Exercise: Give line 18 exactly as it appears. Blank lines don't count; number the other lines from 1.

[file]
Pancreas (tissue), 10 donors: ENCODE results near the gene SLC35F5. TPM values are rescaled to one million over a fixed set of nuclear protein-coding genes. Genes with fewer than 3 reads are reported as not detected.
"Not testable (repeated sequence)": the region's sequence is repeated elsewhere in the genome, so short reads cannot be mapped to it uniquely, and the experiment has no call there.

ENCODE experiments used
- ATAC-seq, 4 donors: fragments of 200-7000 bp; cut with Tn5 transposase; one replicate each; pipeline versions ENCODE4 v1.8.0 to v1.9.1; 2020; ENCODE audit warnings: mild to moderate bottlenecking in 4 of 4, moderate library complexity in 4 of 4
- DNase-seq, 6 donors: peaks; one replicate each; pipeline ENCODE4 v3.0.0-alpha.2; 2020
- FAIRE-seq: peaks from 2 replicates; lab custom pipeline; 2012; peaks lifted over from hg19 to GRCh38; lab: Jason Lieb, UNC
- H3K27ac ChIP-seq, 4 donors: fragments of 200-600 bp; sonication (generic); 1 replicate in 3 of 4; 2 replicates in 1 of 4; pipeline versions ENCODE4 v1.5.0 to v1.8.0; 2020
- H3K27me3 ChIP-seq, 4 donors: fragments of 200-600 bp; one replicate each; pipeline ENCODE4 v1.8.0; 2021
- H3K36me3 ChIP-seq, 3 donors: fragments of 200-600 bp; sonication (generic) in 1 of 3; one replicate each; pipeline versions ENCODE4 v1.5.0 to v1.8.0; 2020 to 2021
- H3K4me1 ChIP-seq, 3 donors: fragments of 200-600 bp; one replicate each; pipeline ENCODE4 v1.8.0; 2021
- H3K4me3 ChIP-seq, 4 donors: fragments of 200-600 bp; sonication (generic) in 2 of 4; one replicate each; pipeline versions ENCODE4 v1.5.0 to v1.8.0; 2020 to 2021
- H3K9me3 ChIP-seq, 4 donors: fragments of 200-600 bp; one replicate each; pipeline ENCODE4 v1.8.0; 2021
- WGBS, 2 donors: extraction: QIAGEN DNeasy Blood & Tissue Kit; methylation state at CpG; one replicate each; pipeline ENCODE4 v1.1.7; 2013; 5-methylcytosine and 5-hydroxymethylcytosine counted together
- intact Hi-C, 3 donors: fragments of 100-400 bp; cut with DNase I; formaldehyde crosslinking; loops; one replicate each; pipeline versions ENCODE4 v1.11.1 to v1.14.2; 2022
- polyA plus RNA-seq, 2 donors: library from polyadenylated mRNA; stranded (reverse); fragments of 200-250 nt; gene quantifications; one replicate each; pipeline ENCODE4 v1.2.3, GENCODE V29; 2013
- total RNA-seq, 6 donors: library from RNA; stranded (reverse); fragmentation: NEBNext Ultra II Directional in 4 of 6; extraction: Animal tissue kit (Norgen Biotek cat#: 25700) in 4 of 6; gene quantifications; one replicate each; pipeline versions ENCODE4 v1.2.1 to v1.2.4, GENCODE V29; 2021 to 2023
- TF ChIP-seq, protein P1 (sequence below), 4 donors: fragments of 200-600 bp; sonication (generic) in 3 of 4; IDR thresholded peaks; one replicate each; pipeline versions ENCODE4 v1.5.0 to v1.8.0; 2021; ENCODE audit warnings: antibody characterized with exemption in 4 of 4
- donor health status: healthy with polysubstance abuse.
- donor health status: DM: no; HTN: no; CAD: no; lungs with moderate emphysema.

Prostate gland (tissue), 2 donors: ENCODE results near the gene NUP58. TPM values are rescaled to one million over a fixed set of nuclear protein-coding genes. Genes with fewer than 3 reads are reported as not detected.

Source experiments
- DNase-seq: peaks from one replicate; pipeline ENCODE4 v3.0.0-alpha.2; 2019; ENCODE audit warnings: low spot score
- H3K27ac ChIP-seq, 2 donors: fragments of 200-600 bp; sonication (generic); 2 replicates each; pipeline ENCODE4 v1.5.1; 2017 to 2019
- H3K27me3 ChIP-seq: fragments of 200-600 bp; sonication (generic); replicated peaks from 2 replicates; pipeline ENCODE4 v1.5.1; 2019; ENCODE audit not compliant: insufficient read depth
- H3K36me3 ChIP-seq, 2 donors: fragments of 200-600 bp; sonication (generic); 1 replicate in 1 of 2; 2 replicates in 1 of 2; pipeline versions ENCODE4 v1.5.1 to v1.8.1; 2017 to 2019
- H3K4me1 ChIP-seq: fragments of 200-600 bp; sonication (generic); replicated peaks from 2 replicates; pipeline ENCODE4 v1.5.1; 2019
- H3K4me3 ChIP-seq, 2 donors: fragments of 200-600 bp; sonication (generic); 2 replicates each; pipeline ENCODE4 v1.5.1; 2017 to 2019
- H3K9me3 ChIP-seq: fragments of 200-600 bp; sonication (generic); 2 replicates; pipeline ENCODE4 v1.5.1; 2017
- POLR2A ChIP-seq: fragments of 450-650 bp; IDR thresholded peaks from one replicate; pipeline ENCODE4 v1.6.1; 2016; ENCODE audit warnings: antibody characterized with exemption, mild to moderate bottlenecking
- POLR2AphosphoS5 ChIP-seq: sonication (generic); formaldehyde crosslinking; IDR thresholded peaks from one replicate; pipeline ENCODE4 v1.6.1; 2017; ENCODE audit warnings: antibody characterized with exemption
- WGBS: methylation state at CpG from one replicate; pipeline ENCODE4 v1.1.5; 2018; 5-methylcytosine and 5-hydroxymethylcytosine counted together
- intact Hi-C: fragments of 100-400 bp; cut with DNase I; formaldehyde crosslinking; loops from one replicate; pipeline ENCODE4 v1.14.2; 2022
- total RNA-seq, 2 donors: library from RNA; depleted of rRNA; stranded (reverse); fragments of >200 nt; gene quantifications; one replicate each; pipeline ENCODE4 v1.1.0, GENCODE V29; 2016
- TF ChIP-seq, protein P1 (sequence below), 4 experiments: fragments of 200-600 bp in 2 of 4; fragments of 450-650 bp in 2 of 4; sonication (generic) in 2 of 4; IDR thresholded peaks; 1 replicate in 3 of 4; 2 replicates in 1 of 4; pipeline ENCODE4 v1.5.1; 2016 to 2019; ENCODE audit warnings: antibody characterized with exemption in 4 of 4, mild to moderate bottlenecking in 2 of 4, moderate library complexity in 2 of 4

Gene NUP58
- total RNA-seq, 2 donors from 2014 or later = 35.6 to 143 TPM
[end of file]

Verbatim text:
- donor health status: healthy with polysubstance abuse.